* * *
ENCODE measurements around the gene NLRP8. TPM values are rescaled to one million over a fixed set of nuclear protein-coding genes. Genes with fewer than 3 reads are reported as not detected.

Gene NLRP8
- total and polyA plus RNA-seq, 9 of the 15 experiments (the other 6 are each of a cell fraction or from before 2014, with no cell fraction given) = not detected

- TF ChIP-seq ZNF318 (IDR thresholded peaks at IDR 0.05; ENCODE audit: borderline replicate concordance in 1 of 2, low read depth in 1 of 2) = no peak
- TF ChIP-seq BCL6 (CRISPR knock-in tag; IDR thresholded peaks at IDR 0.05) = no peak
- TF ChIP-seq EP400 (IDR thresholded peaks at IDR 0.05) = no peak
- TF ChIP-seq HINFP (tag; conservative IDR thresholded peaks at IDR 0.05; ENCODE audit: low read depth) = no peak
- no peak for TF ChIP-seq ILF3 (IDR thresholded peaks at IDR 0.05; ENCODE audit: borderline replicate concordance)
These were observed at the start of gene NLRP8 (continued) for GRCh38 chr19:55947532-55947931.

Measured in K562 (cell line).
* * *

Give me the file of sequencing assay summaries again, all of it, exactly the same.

ENCODE measurements around the gene NLRP8. TPM values are rescaled to one million over a fixed set of nuclear protein-coding genes. Genes with fewer than 3 reads are reported as not detected.

Gene NLRP8
- total and polyA plus RNA-seq, 9 of the 15 experiments (the other 6 are each of a cell fraction or from before 2014, with no cell fraction given) = not detected

- TF ChIP-seq ZNF318 (IDR thresholded peaks at IDR 0.05; ENCODE audit: borderline replicate concordance in 1 of 2, low read depth in 1 of 2) = no peak
- TF ChIP-seq BCL6 (CRISPR knock-in tag; IDR thresholded peaks at IDR 0.05) = no peak
- TF ChIP-seq EP400 (IDR thresholded peaks at IDR 0.05) = no peak
- TF ChIP-seq HINFP (tag; conservative IDR thresholded peaks at IDR 0.05; ENCODE audit: low read depth) = no peak
- no peak for TF ChIP-seq ILF3 (IDR thresholded peaks at IDR 0.05; ENCODE audit: borderline replicate concordance)
These were observed at the start of gene NLRP8 (continued) for GRCh38 chr19:55947532-55947931.

Measured in K562 (cell line).